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We Teach Driving Like Your Life Depends On It

Advice for frustrating driving behaviour

February 10, 2018

By Steve Wallace
Times Colonist, February 9th 2018

Even with stoplight red, it’s legal for a driver to turn left onto a one-way street if there is no traffic. Too many drivers are not aware of this fact, Steve Wallace writes.

 

 

You are stopped in the left lane of a four-lane, two-way street. The traffic light is solid red.
There is no traffic of any kind moving right to left on the one-way cross street in front of you.
You check for pedestrians and cyclists and any other form of transport before making the left turn on the solid red into the closest lane.
To your surprise, you hear the car horn of the driver behind blaring in an audible sign of disapproval.

This happened to me recently.
It has been a regular occurrence when teaching driving students this legal manoeuvre.
Many drivers are not aware of this rule, which is meant to keep the traffic moving, particularly at congested downtown intersections.
Student drivers are often amazed at the ignorance of so-called experienced motorists at such intersections.

It is an item that is included on many road tests in B.C.

When drivers do not stop close to the warning line or crosswalk lines at a red light, they will not trip the sensor that changes the traffic light to green.
These sensors are at most urban intersections in our province.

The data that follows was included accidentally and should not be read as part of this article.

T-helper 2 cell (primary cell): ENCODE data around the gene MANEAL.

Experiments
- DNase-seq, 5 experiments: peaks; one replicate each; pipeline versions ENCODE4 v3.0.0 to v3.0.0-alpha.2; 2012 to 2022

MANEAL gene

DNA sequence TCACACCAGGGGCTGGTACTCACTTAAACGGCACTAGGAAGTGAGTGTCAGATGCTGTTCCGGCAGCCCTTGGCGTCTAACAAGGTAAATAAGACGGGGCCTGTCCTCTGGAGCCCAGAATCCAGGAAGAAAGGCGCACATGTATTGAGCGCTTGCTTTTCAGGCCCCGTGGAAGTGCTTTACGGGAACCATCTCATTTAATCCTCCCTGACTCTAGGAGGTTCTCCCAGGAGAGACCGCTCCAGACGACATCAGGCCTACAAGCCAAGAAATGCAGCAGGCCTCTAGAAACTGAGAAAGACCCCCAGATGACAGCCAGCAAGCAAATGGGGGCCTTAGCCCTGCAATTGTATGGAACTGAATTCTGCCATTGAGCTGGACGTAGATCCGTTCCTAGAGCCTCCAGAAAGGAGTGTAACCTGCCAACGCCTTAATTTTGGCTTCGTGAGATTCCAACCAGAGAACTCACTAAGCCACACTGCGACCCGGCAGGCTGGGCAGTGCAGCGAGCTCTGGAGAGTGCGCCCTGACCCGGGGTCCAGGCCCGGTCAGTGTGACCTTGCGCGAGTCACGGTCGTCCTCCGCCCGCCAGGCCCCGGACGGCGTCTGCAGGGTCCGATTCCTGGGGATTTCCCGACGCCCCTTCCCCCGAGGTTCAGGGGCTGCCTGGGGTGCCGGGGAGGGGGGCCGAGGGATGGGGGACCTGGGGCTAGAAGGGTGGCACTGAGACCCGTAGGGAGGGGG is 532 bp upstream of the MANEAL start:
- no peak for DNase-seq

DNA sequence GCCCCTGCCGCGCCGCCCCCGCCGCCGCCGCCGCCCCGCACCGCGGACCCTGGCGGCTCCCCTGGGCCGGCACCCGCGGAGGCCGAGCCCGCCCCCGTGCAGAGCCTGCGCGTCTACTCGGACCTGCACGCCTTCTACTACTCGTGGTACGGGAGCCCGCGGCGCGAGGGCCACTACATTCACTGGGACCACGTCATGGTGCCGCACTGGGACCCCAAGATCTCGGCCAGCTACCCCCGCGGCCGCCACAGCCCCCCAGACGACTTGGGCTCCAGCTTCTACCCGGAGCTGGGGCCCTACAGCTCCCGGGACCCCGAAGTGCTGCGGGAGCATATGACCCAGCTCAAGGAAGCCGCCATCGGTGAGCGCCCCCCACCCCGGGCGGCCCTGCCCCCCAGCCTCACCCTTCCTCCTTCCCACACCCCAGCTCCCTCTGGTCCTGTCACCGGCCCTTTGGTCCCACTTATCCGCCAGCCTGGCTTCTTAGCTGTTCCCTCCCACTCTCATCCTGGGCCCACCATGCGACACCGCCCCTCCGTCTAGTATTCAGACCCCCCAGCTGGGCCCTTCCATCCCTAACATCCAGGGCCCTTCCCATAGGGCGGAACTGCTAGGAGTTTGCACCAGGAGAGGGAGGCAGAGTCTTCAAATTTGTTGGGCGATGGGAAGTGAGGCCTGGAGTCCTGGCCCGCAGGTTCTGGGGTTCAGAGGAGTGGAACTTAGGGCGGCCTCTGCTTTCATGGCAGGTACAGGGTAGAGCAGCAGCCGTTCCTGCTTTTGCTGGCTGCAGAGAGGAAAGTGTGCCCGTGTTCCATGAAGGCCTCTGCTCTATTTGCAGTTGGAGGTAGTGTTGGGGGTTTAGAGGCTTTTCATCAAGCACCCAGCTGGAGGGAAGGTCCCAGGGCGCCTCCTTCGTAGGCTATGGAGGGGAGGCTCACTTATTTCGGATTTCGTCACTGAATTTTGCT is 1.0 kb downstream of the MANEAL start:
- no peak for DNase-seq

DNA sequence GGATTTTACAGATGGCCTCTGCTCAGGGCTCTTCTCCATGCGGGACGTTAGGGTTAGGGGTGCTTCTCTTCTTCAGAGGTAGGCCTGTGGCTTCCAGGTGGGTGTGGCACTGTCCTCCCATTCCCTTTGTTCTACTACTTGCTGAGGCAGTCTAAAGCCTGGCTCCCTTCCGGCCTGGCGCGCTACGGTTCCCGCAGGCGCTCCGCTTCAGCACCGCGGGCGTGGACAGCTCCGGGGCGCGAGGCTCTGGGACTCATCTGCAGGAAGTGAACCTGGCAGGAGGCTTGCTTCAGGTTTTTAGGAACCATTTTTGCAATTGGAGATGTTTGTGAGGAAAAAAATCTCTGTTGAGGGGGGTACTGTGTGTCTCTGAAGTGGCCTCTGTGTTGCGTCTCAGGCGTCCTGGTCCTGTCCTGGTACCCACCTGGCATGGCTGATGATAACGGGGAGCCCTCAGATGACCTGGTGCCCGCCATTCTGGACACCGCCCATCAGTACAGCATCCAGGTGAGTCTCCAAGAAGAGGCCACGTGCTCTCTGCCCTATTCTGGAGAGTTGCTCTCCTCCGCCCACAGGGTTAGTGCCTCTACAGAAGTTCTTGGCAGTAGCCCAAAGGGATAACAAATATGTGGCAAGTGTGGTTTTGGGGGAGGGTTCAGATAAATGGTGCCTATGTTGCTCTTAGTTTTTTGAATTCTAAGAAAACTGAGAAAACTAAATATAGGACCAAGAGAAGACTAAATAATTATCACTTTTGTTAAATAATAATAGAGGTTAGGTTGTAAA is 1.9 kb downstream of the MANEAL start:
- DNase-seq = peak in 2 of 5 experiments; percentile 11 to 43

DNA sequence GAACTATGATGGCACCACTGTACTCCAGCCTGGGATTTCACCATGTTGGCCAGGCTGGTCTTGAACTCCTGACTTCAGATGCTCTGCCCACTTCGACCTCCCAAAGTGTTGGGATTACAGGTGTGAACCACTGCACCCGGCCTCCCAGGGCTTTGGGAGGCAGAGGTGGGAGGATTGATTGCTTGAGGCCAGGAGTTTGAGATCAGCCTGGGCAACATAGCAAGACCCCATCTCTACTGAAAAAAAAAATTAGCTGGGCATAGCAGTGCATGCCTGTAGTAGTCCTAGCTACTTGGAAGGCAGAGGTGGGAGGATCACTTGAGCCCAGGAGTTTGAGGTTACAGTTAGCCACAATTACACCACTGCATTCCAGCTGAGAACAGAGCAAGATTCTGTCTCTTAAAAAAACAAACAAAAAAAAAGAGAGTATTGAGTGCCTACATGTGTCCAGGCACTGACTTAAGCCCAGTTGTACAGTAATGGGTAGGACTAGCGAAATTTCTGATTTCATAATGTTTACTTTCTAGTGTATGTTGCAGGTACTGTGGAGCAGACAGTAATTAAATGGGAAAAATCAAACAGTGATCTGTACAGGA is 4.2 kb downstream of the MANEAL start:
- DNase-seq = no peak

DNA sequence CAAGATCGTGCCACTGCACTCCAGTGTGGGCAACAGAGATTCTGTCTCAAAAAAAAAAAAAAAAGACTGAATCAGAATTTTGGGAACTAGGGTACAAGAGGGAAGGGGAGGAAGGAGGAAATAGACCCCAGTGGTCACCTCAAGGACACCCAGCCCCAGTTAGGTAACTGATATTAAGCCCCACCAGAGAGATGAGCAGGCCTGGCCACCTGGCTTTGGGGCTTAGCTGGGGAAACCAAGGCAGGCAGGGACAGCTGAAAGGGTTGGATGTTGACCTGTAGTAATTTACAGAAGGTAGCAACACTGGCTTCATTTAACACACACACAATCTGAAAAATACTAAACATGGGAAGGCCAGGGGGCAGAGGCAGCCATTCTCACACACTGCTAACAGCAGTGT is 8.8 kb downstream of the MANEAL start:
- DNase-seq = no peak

Many of these sensors are at demand lights, where the traffic light will not change to green unless the pedestrian button is pushed, or the magnetic looping device installed below the pavement senses a vehicle’s metal components.

It is an eternal frustration for drivers who know about this not-so-new technology to be held in what seems to be suspended animation by the uninformed.

Senior drivers are frustrated by the costly procedure used by our provincial government to identify those elderly drivers who might be unfit to drive.
Granted, the driving-test fee is forgiven, but the mandatory doctor’s appointment can be as costly as $180.
All seniors in our province should get a letter on or before their 80th birthday, informing them of the necessity to make an appointment to see a medical doctor.

Seniors believe this is blatant age discrimination. If a government orders such an examination, the government should pay for it.

This whole senior medical issue is a ticking time bomb for the government ministries involved.
Many seniors believe there are more worthy priorities.
They think the provincial government would be better served by retesting those convicted of impaired driving, excessive speed causing injury and death or even road-rage incidents.

Drivers using handicapped cards, whether for themselves or those being transported, should only have them hanging from the rear-view mirror when parked.
It is not legal to drive with the rather large card in place.
It can obstruct vision and create an unnecessary hazard.

Many school-bus drivers are frustrated by the lack of understanding of the rules by drivers and cyclists as they apply to a stopped school bus.
When the red lights are flashing on a parked bus, no passing is permitted in both directions.
This includes cyclists and any other mode of roadway transportation.

When the road is divided by a constructed median, those on the opposite side of the street from the bus are not obligated to stop when the red lights of the school bus are flashing.
Many school-bus drivers will first use the yellow flashing warning lights before activating the red lights.
This is done to warn unaware drivers of a scheduled stop ahead. Bus drivers are well within their rights to record licence numbers of offending drivers.
This information and identification will stand up in any subsequent court proceeding.

WALK means crossing the road is permitted.
DON’T WALK means just that, don’t begin to cross the intersection, regardless of the number of seconds remaining in the countdown.

No signal commands a pedestrian to RUN. Frustration indeed!

 

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